WolfDudeN It will be interesting to see whether (as suggested by Law.com), the CalBar task force has watered down their proposal to appease all the angry attorneys, who don’t want the pressure to purchase malpractice insurance or the embarrassment of telling clients they don’t have it.  In our prior post, you can see some of the specious, scary and unprofessional arguments made by the opponents of disclosure.  Another posting, tells of the status of disclosure rules across the country.  The legal reform group HALT supports mandatory insurance disclosure , but would prefer mandatory malpractice insurance coverage for all lawyers.

hidden in shadows 
a laughing mouse…
New Year’s inventory

 
 
midday’s mosquitoes
hidden behind
the Buddha of stone

……….. by Issa, translated by David G. Lanoue 

fortune-telling machine
I re-pocket
my quarter

 

…………. by Carolyn Hall – Acorn #18 (2007)

 

 WolfDudeN……..  You can always get the straight scoop from lawyer-haijin Roberta Beary, like in this domestic haibun, from Hermitage 2006:

blue room

it is 6:30 a.m.  my boy has overslept for school again  i am his alarm
clock  for a few more months at least… by this time next year  he
will be gone  please god  not in that faraway war but under a blanket
of textbooks and rock music in the snowy heart of his homeland

empty house
pencil lines streak
a blue wall

————————————————————————–

 

         TVTurnOffLogo  To my surprise, I’m turned on by TV-Turnoff Week, which is April 23 to 29, 2007.  Frankly, I’ve often been annoyed by the “won’t-have-a tv-in-my-home” crowd, who seem just a wee bit too self-congratulatory in their presumed cultural and intellectual superiority, and rather ignorant of the good programming to be found on occasion on the tube.  Nevertheless, my reaction is quite positive to the TV-Turnoff project, which is organized by the Center for Screen-Time Awareness.  (That may be because of my own creeping addiction again to sitting at my computer engaged in weblog punditry.) The Center’s approach seems intelligently moderate: they stress all the good things that can be done with our non-screen time; advocate that we (especially our kids) greatly reduce screen time; and hope that a week [or, if you’re starting late, a few days] without tv and similar devices will help us realize just how addicted we are to television.   There are a few enjoyable quotations on their quotes page (along with some ponderously preachy ones):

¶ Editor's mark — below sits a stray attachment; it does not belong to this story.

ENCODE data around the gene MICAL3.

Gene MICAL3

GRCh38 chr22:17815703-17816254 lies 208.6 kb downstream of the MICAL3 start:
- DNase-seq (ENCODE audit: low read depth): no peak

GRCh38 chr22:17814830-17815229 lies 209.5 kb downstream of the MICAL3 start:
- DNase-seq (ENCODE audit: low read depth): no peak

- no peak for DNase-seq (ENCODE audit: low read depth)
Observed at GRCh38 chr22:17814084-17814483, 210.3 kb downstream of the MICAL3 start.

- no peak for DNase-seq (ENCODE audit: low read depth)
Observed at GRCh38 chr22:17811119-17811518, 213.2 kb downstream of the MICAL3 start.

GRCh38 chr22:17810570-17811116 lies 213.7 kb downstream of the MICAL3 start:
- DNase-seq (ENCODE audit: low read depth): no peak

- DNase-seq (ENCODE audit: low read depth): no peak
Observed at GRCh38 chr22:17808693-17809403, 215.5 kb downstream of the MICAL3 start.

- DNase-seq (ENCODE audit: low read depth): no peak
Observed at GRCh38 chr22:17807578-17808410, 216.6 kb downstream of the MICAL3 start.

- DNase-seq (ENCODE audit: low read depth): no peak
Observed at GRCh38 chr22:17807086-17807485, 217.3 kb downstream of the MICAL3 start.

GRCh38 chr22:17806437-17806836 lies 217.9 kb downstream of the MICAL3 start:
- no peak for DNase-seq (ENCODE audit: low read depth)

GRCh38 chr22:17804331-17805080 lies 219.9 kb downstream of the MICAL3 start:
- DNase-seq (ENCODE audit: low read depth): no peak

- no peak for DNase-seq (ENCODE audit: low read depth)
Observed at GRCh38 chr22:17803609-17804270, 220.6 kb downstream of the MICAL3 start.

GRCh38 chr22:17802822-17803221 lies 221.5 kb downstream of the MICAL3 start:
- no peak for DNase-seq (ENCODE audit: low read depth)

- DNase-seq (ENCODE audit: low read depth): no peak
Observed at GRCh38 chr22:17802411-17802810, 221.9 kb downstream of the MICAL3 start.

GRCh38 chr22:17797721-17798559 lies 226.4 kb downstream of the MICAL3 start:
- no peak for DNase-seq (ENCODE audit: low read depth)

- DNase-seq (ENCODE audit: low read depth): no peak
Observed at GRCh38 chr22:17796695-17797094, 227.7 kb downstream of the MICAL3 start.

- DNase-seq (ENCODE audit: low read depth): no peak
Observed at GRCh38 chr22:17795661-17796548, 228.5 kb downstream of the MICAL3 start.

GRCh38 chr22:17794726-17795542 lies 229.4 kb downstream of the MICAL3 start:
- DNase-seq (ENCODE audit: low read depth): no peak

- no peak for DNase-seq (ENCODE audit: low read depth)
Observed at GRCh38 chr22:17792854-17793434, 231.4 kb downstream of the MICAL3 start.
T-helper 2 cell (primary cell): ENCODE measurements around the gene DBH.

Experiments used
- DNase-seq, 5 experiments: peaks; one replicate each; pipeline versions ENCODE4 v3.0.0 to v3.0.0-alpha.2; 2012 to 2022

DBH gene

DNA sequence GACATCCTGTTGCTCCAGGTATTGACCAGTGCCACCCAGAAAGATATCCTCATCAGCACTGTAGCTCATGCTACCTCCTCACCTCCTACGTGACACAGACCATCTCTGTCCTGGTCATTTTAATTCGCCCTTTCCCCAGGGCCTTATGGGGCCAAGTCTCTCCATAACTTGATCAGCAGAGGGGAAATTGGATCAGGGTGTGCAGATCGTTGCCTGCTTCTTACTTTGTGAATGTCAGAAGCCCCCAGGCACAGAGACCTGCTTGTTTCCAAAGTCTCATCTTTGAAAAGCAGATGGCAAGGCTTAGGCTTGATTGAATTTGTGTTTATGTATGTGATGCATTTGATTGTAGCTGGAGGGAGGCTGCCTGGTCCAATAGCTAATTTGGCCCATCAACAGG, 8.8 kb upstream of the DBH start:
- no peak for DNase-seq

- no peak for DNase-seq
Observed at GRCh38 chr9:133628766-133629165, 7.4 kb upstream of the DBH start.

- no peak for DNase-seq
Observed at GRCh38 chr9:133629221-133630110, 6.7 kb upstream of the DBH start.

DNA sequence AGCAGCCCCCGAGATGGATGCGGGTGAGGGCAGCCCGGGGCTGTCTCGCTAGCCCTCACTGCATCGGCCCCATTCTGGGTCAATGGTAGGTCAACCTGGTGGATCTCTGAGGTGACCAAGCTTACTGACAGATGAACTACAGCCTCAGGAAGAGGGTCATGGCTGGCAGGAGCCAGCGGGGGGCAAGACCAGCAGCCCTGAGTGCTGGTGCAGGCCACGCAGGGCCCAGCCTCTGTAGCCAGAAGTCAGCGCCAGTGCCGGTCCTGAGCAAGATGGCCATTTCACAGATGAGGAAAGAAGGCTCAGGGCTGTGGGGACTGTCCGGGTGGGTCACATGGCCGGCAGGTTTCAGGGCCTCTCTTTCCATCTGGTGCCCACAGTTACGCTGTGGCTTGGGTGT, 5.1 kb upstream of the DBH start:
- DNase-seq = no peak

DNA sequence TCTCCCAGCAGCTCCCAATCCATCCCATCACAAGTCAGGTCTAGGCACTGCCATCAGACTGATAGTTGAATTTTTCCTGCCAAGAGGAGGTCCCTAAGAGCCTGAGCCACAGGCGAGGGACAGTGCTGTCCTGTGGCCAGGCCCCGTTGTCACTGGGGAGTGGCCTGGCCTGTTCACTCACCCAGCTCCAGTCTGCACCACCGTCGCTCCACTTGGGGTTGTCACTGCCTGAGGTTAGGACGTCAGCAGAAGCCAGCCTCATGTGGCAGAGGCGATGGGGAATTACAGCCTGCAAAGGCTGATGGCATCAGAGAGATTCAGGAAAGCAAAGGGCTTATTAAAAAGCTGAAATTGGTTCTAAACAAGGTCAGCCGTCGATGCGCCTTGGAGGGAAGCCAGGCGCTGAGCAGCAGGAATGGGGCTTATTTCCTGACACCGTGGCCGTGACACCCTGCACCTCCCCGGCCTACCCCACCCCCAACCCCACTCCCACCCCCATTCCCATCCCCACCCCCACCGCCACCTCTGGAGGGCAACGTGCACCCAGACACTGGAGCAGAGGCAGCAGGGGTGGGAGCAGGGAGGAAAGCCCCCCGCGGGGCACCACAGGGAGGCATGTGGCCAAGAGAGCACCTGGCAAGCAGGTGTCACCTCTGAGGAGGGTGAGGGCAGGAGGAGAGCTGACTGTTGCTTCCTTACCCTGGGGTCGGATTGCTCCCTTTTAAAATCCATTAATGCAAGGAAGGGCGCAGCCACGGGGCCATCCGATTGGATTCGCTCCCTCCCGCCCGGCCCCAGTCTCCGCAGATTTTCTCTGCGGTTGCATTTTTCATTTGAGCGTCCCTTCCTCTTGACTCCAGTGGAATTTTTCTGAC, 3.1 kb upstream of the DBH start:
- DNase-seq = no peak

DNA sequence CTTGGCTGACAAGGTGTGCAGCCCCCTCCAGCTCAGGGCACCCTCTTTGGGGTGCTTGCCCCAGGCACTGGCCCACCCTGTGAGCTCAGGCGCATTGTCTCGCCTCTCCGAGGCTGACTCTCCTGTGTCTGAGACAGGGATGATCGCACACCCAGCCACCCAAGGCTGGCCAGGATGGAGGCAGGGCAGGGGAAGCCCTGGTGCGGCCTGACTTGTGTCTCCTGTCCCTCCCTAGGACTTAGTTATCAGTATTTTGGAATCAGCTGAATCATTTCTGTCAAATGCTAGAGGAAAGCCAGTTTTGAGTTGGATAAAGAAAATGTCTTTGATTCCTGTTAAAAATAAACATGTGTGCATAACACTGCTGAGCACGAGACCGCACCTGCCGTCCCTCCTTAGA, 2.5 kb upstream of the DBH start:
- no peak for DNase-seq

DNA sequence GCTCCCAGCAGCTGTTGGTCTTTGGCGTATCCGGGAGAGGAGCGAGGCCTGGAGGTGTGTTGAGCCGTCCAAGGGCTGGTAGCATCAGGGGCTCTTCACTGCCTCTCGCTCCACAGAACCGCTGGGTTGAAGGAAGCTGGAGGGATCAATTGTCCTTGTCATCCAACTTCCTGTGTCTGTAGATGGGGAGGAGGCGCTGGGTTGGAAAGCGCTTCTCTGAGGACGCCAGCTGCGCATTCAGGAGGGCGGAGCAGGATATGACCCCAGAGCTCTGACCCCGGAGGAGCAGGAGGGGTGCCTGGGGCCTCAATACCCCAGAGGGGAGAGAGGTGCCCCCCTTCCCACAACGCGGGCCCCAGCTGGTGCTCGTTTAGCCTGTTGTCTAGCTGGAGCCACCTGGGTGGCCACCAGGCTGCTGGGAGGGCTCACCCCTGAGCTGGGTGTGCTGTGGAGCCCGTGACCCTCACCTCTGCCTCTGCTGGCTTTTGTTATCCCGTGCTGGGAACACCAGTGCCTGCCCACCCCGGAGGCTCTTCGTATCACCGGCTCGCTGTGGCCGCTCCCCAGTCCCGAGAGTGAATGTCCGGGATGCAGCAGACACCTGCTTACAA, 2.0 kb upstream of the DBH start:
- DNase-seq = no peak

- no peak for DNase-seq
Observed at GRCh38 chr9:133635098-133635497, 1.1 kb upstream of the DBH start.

1. “The remarkable thing about television is that it permits several million people to laugh at the same joke and still feel lonely.” -T.S. Eliot
  2. “I really didn’t like TV-Turnoff Week except I did notice that my grades went up and I was in a good mood all week.” -Drew Henderson, 2nd grader, Donora, Pennsylvania
  3. “The one function TV news performs very well is that when there is no news we give it to you with the same emphasis as if there were.” -David Brinkley
  4. “I  find television very educating. Every time somebody turns on the set, I go into the other room and read a book.” -Groucho Marx
  5. “Television is a chewing gum for the eyes.” says Frank Lloyd Wright.

Speaking of Frank Lloyd Wright, and not watching tv, click here to see a haiga based on one of his creations, at the Metropolitan Museum of Art in New York City:

HaigaLightShowS  orig. haiga at Magnapoets (April 25, 2007) 

light show
behind eyelids —
free admission
 

poem: DAVID GIACALONE
photo: ARTHUR GIACALONE
 

 

 TVTurnOffLogo  Any haijin can tell you, there’s a world of things to do communing with nature, detached from television, computers and Blackberrys.

 

vastness of the stars
swallowing
my gum

 

a deep breath
of mountain air
shooting stars

 

soft earth  seesaw 
I might risk
a cartwheel

 

………… by John Stevenson 
“vastness of the stars” – Hermitage, Vol. 2, 2005
“a deep breath” – Geppo, Jul/Aug, 2005
“soft earth” – Acorn, No. 14 (2005)

 

 dwindling heat
a butterfly lengthens
the rosevine

 

park bench    sunglassesG    
an old man slips deeper
into his dream

 

unveiling i listen hard  for spring rain

 

…………………………………… by Roberta Beary – Hermitage 2006 

 

the boy casts   HaigaLightShowSN 
farther than his father–
fine spring rain

………………….. by Carolyn Hall – Acorn #18 (2007)